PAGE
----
August has always been the worst month to be a sports fan, and now it’s going to be the best month.

I am well-aware that all of this can go sideways, any minute, because these leagues, and their plans, are at the mercy of the virus.

I think the NHL and NBA could be okay, if their bubbles are bulletproof. I am not a health and safety expert, though.

The MLB plan freaks me out (Again, not a health and safety expert) because every team is going to be travelling to a new place every three days, or so. It also doesn’t help that the Blue Jays are a Canadian team. I think the league forgot.

At this point, the Blue Jays don’t have clearance from the federal government to play their home games in Toronto.

Something about the whole, LARGE NUMBER OF PEOPLE COMING FROM THE U.S. AND POSSIBLY BRINGING THE VIRUS WITH THEM, doesn’t sit well with them.

That being said, it sounds like it could happen, which would require both the Blue Jays, and their opponents, to quarantine at the hotel attached to the stadium.

Sure, the players won’t get to go outside and roam around the city, but if they want to play baseball this season, it’s what they have to do.

Insert rant about how baffled I am that it’s so hard for people to stay inside. The sun will be there next summer. Let’s make sure you are, too.

We live in a bizarre world right now.

Everyone is frustrated. Everything is cake. Everywhere is not like it was six months ago.

But sports are coming back, whether we think they should, or not. And if they can provide us with some much-needed joy and happiness, then sign me up.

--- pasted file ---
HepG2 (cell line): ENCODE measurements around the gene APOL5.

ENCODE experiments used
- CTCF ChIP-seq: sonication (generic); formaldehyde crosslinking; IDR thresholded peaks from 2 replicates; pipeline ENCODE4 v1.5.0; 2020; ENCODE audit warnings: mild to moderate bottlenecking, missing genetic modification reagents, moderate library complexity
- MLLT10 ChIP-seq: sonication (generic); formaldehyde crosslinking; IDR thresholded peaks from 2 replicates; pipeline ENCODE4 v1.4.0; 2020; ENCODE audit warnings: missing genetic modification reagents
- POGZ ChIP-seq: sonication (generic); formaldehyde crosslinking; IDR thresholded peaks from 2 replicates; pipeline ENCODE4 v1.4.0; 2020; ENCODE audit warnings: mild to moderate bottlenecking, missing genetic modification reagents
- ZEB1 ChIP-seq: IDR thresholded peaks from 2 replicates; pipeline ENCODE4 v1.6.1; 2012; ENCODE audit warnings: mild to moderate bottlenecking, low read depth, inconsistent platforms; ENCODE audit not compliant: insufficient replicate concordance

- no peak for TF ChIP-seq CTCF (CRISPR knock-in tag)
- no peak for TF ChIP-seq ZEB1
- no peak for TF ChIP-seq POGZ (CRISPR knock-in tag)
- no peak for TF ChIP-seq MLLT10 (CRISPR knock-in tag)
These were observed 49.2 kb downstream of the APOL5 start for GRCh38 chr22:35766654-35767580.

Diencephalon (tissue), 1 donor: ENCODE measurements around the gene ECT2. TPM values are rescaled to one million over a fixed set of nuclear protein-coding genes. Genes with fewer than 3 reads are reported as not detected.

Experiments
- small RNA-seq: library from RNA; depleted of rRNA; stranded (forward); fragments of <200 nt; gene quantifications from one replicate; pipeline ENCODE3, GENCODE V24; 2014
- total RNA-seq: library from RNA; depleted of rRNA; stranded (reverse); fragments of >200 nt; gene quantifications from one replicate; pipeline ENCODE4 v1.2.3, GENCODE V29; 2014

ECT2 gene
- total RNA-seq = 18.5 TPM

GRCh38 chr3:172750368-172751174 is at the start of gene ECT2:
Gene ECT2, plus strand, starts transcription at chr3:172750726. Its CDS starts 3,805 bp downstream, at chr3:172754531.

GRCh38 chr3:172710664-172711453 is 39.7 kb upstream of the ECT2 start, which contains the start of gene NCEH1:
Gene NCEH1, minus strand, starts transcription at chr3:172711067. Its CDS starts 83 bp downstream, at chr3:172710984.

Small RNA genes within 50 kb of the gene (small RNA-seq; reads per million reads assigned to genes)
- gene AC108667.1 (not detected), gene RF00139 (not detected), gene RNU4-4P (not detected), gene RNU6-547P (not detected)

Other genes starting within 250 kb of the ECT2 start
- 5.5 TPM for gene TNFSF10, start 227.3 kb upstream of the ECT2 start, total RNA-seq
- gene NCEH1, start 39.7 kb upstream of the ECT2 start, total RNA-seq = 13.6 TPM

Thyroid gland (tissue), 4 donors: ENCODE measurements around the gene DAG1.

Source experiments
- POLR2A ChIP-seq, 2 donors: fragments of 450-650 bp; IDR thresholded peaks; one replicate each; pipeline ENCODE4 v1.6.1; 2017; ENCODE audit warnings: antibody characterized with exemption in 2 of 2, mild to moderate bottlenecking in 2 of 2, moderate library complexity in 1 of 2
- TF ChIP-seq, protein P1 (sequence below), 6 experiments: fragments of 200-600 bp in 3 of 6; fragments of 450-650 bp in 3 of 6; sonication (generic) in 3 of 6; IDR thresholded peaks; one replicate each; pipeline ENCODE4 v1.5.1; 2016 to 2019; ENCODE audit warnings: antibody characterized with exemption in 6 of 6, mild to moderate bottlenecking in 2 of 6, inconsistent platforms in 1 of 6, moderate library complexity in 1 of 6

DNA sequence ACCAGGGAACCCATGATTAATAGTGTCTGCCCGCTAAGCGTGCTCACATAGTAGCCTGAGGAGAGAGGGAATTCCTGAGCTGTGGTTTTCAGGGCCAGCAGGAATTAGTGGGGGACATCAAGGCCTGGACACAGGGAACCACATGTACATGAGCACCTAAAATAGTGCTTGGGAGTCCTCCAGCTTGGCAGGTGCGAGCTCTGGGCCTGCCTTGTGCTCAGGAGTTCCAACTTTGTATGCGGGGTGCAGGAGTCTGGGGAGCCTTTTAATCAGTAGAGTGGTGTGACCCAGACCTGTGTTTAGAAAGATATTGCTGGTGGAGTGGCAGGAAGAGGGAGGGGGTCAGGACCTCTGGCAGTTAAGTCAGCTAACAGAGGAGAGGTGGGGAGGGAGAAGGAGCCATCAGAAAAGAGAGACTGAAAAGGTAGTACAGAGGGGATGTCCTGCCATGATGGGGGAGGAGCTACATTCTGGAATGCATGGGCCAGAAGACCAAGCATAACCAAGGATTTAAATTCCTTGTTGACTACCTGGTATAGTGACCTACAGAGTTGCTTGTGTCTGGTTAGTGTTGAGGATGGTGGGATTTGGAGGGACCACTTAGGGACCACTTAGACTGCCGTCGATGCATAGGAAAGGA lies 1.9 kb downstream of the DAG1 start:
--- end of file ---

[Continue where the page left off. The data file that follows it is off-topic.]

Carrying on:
I don’t know about you, but I’ve learned enough about myself over the last 128 days.

And one of the things I have learned is that I am ready to be a sports fan again.

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24 Responses to Return To Sports Fandom

  1. Paul, what I really love about your posts is that I have zero knowledge about sports but I still find everything you write to be interesting and hilarious! Life really has been on pause for the past few months and it’s been such a weird time to live through. I’m happy that you will be able to return to somewhat normal now that you can watch sports though!

    Liked by 1 person

    • Paul says:

      Thank you, I appreciate you saying that! I know sports aren’t going to interest everyone, but if I can throw in some humour and other references, I hope that’ll keep people around.


  2. markbialczak says:

    Much like you, Paul, sports have always been a major part of my life.
    I even watched the NASCAR iRacing in April …
    But as we approach the start of these short simultaneous seasons, I must share this thought:
    I’m not all-in on them happening if it turns out the health of the players and support systems turn out to be in danger from the virus. Team sports require more close exchanges than golf and NASCAR …
    I’m nervous it’s happening before it’s safe.

    Liked by 1 person

    • Paul says: